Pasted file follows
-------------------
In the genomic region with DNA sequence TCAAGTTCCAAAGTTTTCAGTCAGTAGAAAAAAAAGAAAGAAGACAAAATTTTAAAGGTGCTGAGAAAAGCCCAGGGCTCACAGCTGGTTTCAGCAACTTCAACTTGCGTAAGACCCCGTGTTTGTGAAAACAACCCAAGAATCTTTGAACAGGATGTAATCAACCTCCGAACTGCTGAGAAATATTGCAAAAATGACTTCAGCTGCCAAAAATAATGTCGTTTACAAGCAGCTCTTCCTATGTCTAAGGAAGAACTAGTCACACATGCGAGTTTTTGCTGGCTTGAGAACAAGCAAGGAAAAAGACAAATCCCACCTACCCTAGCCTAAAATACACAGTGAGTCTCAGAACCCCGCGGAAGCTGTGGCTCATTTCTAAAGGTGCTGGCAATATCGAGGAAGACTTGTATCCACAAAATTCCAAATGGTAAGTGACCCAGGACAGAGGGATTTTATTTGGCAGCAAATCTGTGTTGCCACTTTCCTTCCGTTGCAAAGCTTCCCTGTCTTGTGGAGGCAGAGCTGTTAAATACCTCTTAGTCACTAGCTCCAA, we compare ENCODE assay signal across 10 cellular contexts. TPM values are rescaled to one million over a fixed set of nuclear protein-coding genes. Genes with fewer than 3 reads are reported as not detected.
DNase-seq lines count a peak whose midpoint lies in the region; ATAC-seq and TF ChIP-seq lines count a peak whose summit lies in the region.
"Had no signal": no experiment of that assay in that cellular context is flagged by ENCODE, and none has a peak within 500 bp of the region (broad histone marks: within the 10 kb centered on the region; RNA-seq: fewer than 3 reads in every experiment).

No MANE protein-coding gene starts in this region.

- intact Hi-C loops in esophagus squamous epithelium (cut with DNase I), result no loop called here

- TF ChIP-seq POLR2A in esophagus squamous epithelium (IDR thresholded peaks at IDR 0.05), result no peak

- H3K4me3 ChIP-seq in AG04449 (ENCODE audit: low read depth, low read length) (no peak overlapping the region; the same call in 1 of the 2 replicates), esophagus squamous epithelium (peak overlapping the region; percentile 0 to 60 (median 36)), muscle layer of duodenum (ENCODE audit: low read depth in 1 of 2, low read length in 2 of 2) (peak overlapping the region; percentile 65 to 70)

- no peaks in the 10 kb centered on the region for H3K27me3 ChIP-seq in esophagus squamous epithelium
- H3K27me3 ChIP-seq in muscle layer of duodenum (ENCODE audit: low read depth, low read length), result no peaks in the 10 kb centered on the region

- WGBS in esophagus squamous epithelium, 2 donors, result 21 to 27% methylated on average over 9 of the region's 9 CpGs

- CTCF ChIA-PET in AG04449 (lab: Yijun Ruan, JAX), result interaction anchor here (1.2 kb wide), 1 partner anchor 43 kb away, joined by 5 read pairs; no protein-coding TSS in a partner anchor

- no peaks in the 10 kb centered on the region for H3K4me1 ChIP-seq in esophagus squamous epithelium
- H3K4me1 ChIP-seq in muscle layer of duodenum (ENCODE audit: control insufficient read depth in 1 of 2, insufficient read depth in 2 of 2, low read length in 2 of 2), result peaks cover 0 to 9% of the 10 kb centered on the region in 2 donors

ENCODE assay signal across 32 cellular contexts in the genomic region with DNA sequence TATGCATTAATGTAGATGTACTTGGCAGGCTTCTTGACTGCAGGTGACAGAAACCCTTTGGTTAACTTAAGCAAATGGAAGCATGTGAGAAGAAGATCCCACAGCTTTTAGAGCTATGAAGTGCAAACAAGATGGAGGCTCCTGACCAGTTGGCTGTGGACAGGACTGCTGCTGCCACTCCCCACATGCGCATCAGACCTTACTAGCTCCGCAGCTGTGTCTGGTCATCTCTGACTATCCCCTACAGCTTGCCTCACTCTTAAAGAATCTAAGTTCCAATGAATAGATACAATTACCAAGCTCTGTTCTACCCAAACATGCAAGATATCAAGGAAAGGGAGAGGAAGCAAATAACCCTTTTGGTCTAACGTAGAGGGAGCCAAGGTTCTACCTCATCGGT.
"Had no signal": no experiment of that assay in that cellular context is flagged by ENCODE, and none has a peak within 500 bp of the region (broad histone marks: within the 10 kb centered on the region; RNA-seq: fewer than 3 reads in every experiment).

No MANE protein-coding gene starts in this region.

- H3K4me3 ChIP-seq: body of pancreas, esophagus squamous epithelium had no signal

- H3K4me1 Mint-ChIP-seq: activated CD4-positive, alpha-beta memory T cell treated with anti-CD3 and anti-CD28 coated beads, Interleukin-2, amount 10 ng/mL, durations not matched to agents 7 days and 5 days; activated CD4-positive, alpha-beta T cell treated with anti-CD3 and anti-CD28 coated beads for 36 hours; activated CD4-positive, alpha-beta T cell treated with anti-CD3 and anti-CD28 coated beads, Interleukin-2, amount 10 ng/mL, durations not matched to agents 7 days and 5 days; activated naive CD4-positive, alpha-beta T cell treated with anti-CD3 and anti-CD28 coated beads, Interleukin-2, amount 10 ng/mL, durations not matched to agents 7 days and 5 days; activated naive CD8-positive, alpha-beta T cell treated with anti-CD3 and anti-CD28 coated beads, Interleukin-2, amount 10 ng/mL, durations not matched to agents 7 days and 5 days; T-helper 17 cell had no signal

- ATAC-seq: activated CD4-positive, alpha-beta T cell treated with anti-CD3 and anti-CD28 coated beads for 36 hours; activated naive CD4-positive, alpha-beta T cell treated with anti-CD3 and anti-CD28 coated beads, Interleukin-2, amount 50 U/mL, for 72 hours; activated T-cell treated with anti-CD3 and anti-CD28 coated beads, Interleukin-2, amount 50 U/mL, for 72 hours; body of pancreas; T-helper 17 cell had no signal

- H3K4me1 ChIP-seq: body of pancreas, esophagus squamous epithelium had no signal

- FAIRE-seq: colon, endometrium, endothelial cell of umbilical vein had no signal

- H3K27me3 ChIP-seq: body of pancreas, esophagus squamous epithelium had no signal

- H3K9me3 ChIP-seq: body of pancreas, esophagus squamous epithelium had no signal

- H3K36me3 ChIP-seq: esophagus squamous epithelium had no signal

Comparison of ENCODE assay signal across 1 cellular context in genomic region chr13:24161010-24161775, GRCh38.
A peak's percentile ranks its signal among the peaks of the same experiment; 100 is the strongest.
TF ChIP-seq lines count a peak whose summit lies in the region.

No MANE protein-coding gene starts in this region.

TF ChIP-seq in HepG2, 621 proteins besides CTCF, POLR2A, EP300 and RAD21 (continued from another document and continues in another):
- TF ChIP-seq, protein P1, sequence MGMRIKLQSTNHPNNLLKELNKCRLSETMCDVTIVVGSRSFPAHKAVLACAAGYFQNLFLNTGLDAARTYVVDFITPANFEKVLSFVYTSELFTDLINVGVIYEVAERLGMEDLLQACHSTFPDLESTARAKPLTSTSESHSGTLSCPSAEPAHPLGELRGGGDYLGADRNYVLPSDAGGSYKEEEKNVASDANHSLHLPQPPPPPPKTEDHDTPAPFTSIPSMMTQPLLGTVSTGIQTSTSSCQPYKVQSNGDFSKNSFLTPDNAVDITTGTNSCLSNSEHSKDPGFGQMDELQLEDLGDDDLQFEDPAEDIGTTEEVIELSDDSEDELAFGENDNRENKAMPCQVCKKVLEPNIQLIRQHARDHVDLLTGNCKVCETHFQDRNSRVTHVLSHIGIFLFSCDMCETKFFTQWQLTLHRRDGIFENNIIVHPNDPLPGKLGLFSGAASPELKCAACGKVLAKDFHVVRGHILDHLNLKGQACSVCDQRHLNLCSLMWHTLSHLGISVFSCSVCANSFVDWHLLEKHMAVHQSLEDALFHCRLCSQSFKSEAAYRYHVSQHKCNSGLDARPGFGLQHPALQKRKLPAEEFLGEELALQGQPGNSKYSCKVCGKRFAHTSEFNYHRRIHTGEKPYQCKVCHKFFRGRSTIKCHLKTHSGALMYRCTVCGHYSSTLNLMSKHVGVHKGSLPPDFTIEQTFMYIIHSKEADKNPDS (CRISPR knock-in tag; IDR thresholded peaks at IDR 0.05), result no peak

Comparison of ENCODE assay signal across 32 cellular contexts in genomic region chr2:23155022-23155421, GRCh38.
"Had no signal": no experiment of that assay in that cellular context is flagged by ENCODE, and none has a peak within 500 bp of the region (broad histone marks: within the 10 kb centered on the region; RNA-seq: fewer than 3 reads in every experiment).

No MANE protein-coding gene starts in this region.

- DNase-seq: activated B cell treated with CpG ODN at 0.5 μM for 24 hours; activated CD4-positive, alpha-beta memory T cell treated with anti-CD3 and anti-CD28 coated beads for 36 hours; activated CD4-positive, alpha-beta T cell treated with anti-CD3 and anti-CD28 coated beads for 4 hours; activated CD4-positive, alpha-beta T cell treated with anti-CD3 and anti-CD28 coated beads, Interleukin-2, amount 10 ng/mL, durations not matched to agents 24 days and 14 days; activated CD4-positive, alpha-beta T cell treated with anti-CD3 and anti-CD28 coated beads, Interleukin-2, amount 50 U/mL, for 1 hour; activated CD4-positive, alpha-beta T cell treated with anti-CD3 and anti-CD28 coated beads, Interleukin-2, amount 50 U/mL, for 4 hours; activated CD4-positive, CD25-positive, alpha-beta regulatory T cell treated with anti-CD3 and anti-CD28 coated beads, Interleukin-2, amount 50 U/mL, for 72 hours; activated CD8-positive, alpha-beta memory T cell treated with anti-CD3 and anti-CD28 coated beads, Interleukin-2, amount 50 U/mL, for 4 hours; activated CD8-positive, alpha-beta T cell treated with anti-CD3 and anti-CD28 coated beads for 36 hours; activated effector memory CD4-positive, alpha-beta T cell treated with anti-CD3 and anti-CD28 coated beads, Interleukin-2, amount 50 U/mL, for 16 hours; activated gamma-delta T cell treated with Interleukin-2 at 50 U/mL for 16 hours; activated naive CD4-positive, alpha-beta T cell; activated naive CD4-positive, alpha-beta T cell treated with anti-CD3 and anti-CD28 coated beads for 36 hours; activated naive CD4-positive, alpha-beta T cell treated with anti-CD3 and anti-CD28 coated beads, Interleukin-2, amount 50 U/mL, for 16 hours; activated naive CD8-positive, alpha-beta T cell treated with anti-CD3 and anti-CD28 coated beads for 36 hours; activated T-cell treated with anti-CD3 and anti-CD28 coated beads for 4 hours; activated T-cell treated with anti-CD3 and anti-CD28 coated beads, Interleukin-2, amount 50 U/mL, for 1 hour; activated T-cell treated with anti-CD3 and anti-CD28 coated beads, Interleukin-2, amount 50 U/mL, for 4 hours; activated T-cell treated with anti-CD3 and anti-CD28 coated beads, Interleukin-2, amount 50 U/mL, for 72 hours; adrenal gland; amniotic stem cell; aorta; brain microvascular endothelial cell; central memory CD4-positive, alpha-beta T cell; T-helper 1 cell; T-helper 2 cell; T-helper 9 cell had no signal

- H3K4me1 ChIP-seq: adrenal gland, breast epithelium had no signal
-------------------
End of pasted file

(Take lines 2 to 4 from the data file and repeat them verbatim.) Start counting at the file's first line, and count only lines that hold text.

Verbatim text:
DNase-seq lines count a peak whose midpoint lies in the region; ATAC-seq and TF ChIP-seq lines count a peak whose summit lies in the region.
"Had no signal": no experiment of that assay in that cellular context is flagged by ENCODE, and none has a peak within 500 bp of the region (broad histone marks: within the 10 kb centered on the region; RNA-seq: fewer than 3 reads in every experiment).

No MANE protein-coding gene starts in this region.